So what do you think? It’s a complicated decision, to be sure. Fortunately, I don’t have to make it for a year yet, and by then, everything could change. But I’m interested to know what everyone thinks.

That’s all for today! Sorry about not having any unrelated analogies or funny pictures. More will come. I just wanted everyone to know that I haven’t died or fallen off the face of the earth. I’m just on the OPPOSITE face of the earth. Completely different thing.

~Another Gamer

P.S. Here are some games. I think they’re awesome, but a couple of them will be relevant to my next post. SO PLAY THEM! Don’t slack off, you have gaming to do.

Dibbles: A puzzle game with a rather morbid (and awesome) twist.

Zombotron… 2! (even more fun than the original.)

Glean: I love these types of games. Perhaps not a “blatant” ripoff of MotherLode, but similar. This one, however, is complex, rather beautiful, and extraordinarily well-written. As far as flash games go, I recommend it very highly. Play it, be completely engrossed, leave a comment when you remember that there exists an internet outside of finding the next treasure chest.

P.P.S. I’m glad to be back. I don’t know if you could tell. I’ve missed writing about video games so much. I haven’t stopped being passionate about them, so not being able to write is a rough business. I’m glad to be back.

The end of Zynga?

Perhaps I should have titled this post “A gamedev you’ll loathe,” because of the simple fact that Zynga is as close to the spawn of Satan I have seen in this world (besides whoever thought up “Keeping up with the Kardashians,” of course. What a bastard). Zynga, if you don’t know them (and you should), is the company that makes all of the “ville” game, most notably Farmville. They also are in charge of Words with Friends, Zynga Poker (duh), and more recently, Draw Something. They pretty much have a corner on the Facebook game market, and they certainly use their powers for evil. Listen to this quote by Farmville creator Marc Pincus:

“I knew that I wanted to control my destiny, so I knew I needed revenues, right, fucking, now. Like I needed revenues now. So I funded the company myself but I did every horrible thing in the book to, just to get revenues right away. I mean we gave our users poker chips if they downloaded this Zwinky toolbar which was like, I don’t know, I downloaded it once and couldn’t get rid of it.”

Wow, what a jerkwad. Not only are you the maker of some pretty dubiously legitimate games, but you also encourage your users to download, I dunno, MALWARE? Jeez. Sauron looks at you and just says, “Dang, dude.”

But, there is a light at the end of the tunnel for those of us who loathe Zynga with a flaming, fiery passion: they’re dying.

Yessiree! There has been news of Zynga’s stock tanking after the 2nd quarter profit reports came in. Not enough people are playing the existing games that Zynga made, and I guess they’re just not putting out enough new ones. What, Farmville, Cityville, Frontierville, Castleville, Yoville, Fishville, and Petville have saturated your market? AW, SHUCKS! That’s just too bad. Now, as for the 3 or 4 of you who are wondering if Zynga’s (hopefully) inevitable downfall is a good thing, let me explain some things to you about the company.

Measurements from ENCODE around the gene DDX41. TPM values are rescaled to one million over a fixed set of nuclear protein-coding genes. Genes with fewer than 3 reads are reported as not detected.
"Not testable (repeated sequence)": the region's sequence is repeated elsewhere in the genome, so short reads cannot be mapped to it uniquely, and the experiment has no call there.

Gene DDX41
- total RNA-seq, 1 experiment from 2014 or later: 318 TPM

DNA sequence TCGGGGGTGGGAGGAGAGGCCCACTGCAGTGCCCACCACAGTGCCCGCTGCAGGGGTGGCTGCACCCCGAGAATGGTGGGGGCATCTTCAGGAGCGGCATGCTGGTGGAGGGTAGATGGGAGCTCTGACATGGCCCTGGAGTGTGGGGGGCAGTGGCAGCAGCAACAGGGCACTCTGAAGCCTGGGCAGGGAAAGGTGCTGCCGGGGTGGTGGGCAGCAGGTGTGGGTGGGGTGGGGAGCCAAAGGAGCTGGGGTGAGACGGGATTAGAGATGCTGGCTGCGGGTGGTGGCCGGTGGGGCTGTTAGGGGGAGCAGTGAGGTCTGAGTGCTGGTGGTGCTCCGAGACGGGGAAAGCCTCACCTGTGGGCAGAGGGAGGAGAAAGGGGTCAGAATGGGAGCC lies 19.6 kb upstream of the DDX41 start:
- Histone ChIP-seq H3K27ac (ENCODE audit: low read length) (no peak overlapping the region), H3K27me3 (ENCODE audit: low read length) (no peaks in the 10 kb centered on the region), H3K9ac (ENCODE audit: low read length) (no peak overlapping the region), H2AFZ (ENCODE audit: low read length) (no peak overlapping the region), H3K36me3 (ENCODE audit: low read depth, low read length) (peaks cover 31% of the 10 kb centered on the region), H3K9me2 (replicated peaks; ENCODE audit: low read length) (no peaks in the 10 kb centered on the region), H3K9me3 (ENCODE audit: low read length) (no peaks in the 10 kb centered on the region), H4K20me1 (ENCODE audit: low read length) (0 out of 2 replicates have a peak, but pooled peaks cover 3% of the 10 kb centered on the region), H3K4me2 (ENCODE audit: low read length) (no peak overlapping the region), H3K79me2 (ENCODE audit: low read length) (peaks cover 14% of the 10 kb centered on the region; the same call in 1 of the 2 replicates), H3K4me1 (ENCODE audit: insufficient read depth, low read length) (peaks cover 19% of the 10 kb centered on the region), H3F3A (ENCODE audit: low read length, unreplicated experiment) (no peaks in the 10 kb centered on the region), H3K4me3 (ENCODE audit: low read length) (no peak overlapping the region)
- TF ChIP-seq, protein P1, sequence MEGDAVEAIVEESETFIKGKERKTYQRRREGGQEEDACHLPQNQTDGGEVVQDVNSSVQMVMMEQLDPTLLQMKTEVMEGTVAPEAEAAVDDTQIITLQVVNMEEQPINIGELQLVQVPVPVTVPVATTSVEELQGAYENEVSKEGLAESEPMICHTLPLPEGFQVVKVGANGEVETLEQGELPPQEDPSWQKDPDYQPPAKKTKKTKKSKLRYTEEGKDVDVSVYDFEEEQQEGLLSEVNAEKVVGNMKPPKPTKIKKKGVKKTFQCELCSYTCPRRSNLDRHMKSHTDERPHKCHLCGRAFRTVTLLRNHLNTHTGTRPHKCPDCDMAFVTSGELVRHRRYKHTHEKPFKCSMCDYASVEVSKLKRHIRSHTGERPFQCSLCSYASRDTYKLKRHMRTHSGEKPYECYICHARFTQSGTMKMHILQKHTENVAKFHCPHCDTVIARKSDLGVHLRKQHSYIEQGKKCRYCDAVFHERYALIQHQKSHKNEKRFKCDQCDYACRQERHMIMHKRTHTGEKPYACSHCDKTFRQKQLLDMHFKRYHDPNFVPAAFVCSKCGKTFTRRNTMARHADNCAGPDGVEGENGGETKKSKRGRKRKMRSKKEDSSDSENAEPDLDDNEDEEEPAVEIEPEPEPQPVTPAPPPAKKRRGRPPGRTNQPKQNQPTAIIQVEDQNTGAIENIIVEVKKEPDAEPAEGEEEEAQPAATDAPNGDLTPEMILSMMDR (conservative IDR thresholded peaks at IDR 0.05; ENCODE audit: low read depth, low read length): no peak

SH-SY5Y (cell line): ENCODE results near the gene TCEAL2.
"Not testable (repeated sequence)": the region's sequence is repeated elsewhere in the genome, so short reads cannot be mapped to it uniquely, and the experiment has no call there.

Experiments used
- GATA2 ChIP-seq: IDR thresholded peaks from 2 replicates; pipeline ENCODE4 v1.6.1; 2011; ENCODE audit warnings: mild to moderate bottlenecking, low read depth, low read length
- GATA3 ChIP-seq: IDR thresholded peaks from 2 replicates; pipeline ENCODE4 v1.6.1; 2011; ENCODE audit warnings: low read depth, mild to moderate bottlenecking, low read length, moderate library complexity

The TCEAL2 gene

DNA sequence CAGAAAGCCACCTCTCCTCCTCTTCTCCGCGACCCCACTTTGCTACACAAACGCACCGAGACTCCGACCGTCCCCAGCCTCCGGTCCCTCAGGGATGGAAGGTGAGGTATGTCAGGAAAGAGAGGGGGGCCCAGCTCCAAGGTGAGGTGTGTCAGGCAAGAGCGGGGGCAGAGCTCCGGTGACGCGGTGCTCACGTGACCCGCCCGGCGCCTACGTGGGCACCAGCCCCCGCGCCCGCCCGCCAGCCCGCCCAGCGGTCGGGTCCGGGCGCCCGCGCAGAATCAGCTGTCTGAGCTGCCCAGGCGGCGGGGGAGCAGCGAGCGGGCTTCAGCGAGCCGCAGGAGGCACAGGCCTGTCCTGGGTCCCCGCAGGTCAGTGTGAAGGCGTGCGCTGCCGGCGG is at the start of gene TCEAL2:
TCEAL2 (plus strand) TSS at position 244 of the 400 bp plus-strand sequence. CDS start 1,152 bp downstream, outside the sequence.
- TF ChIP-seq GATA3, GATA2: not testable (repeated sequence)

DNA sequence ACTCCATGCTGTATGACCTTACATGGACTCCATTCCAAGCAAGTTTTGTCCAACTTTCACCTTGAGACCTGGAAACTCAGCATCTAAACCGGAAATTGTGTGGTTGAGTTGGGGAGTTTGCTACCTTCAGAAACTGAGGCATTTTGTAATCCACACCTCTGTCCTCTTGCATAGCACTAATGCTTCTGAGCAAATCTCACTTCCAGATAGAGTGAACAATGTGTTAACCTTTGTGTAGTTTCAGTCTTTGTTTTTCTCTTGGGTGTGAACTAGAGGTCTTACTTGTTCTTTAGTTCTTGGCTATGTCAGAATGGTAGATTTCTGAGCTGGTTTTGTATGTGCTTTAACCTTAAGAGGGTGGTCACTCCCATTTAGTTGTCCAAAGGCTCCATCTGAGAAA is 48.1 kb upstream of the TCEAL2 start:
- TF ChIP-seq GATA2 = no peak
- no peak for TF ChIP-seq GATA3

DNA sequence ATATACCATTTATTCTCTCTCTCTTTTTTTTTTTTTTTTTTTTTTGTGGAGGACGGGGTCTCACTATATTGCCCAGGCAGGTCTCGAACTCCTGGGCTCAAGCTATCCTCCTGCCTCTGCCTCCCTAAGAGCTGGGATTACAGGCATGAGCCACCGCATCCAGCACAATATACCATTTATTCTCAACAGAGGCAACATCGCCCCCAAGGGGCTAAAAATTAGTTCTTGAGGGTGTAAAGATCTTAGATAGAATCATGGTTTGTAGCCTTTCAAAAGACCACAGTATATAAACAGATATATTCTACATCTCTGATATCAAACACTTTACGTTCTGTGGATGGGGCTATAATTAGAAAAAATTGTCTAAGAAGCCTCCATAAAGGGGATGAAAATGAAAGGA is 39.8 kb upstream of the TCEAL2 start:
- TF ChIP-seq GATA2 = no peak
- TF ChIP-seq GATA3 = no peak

First of all, I think it’s clear from the above quote that they’re money-grubbing bastards. But there’s more to it than prompting you to install malware. The games themselves are all designed with a system in mind: you have a certain amount of “energy,” which you accumulate over time, that allows you to complete tasks. For instance, in Farmville, you plow fields, plant crops, harvest crops, and build structures (I believe, correct me if I’m wrong), with energy. As you expand your farm, energy becomes increasingly scarce, and you must either shorten the length of time between your play sessions (to get the maximum benefit from energy regeneration), or, in a more appealing route, you can pay REAL MONEY to buy energy. Yep. Paying real money for nothing. There are also tasks you must complete by getting an obscene number of friends to help you out on FB OR by paying real money. There are premium items that you can collect your coins and cash and pinch pennies over months to buy… or pay real money for them. Lots of these “pay to play” aspects have worked their way into all of Zynga’s games.

Now, I know that there is a fundamental disagreement about “pay to play” games. Many people say that they’re just fine, because you don’t HAVE to pay to play, and if one chooses to pay, they’re not paying for “NOTHING,” they’re paying for ENTERTAINMENT. While this is true, the amount of money you have to shell out to continue playing these games increases as you get through them. They are repetitive, and if we factor in how much work it took the developers to make said premium items versus how much you’re paying to unlock them, we get an hourly salary that even makes Blizzard employees drool. I believe strongly that if one is going to pay extra money to play something free, the additional gameplay and experiences you get to enjoy should be directly related to how much you pay for it. Consider the following:

Unlocking tomatoes, eggplant, and peas in Farmville is roughly equivalent to a month’s worth of World of Warcraft? Or perhaps it’s equivalent to an extremely kickass DLC for your favorite Xbox game?

Nope. Not a chance. These games are designed to suck you in (and your friends, through the incessant mass-delivered requests), and then, once you play often, you start running into everyday predicaments that are most conveniently solved by paying for the game. They don’t stop once you start paying, either. Eventually you run out of FarmCash (or whatever), and you must pay more to continue your lavish agrarian lifestyle. Utter balderdash, I say. If a game is free then make it free. If a game is worth paying for, ask people to pay for it. None of this “free to play, pay to win” nonsense.